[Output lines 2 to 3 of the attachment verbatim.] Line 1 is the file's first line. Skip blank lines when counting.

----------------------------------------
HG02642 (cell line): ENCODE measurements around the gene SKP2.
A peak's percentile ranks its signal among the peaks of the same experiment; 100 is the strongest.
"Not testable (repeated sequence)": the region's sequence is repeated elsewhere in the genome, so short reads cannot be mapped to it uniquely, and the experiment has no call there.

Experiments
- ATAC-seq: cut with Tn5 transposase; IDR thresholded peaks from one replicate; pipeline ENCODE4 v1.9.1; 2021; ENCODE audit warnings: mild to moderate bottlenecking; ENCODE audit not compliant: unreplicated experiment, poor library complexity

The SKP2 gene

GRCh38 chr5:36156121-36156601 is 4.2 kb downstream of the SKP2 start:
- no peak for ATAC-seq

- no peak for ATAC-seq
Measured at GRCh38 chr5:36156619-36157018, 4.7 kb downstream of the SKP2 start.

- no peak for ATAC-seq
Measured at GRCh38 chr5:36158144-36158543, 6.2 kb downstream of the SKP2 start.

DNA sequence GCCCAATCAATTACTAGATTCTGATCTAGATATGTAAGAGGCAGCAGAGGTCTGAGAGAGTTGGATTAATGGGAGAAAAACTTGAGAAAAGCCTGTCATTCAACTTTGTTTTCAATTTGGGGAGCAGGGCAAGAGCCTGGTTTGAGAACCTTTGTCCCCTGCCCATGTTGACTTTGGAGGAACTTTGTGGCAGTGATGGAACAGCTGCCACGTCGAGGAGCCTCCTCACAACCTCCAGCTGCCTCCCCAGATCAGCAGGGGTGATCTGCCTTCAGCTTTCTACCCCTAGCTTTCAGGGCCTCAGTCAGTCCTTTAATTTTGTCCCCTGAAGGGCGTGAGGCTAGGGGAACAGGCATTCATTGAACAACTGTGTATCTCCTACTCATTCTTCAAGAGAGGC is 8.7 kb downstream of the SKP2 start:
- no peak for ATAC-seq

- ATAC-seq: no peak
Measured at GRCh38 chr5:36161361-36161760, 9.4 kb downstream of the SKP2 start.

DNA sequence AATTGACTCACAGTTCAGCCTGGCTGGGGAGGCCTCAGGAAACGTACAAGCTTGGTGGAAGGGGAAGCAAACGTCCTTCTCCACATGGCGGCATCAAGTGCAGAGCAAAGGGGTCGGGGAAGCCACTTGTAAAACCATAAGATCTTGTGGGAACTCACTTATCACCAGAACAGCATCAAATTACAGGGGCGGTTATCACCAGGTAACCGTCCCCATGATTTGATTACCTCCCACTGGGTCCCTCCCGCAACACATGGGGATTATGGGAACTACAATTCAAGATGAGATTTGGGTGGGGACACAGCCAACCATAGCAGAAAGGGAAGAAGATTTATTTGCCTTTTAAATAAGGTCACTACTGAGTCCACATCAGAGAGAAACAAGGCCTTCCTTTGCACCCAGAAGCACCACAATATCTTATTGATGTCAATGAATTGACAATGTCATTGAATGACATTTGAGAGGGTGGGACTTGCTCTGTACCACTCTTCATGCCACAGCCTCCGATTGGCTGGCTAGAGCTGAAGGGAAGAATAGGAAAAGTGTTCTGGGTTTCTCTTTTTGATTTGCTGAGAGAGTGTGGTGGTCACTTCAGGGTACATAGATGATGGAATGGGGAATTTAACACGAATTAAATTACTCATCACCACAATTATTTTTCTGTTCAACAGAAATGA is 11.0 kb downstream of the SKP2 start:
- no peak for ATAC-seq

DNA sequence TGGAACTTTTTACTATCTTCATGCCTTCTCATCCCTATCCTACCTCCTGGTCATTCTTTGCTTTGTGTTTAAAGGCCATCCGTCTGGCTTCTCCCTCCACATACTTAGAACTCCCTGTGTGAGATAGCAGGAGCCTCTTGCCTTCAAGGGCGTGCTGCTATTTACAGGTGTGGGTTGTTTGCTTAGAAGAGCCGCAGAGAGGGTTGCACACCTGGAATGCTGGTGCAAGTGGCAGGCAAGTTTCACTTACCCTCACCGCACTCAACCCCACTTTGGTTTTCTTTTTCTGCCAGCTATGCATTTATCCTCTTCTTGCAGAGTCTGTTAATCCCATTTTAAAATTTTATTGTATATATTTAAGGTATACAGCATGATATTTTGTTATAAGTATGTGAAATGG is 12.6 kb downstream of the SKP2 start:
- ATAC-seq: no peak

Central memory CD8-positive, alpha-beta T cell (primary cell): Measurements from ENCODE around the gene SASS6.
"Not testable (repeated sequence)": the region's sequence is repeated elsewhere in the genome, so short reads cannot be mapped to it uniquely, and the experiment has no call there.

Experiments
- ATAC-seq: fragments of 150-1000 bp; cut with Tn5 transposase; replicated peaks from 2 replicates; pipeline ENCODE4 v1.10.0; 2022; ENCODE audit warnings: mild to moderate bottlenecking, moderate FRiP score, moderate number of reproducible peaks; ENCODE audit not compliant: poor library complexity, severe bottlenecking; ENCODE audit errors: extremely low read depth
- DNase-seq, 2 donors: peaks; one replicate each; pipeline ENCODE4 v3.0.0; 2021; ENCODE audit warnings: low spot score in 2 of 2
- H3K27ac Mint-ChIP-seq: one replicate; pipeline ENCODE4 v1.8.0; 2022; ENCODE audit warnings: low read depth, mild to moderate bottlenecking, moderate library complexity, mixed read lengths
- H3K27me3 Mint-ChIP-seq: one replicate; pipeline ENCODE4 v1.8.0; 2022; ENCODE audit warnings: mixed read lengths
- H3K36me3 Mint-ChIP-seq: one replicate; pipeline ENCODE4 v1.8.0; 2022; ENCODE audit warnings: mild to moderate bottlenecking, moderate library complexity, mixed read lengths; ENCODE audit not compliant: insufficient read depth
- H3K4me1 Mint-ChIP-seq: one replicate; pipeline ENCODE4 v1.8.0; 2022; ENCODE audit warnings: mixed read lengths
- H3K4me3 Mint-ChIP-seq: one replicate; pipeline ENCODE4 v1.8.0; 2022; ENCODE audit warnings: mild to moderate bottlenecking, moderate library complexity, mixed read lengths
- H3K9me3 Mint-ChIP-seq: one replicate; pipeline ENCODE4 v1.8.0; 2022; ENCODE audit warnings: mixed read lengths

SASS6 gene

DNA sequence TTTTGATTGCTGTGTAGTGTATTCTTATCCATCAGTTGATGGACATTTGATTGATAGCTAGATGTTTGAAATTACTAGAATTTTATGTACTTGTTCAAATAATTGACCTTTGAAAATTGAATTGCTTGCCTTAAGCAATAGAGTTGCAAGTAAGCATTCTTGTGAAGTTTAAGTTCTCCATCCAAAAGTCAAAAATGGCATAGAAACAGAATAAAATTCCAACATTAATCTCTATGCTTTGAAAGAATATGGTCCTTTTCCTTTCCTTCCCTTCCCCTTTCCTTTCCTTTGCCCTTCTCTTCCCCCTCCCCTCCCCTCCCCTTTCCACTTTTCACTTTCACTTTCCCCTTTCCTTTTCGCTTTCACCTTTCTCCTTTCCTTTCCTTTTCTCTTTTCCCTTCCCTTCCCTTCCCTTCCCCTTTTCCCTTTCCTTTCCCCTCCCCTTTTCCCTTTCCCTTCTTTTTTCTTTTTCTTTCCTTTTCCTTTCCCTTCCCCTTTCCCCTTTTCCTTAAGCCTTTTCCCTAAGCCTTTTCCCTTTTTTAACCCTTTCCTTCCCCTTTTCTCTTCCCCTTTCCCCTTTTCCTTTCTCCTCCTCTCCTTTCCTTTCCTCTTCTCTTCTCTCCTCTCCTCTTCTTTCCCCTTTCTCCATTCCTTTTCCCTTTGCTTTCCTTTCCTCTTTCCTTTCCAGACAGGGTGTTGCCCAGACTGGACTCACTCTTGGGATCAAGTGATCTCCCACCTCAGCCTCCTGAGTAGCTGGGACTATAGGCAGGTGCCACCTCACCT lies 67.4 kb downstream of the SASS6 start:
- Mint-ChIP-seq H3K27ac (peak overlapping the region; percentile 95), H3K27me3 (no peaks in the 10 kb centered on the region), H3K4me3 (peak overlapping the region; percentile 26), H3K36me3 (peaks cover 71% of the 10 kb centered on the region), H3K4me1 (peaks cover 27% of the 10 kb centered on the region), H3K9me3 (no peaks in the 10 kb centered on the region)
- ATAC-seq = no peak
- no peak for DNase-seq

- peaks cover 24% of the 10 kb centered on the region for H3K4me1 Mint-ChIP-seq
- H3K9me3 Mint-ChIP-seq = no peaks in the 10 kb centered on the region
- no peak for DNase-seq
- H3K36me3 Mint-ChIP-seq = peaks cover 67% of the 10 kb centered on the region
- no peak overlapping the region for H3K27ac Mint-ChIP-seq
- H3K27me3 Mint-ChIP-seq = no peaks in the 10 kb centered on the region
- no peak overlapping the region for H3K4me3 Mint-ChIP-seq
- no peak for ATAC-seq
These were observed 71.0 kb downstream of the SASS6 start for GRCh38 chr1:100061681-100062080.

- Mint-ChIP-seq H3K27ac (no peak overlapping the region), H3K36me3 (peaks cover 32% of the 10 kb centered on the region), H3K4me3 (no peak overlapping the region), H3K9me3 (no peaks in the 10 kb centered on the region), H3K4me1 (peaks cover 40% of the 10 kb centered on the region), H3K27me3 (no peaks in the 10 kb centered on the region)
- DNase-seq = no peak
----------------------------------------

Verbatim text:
A peak's percentile ranks its signal among the peaks of the same experiment; 100 is the strongest.
"Not testable (repeated sequence)": the region's sequence is repeated elsewhere in the genome, so short reads cannot be mapped to it uniquely, and the experiment has no call there.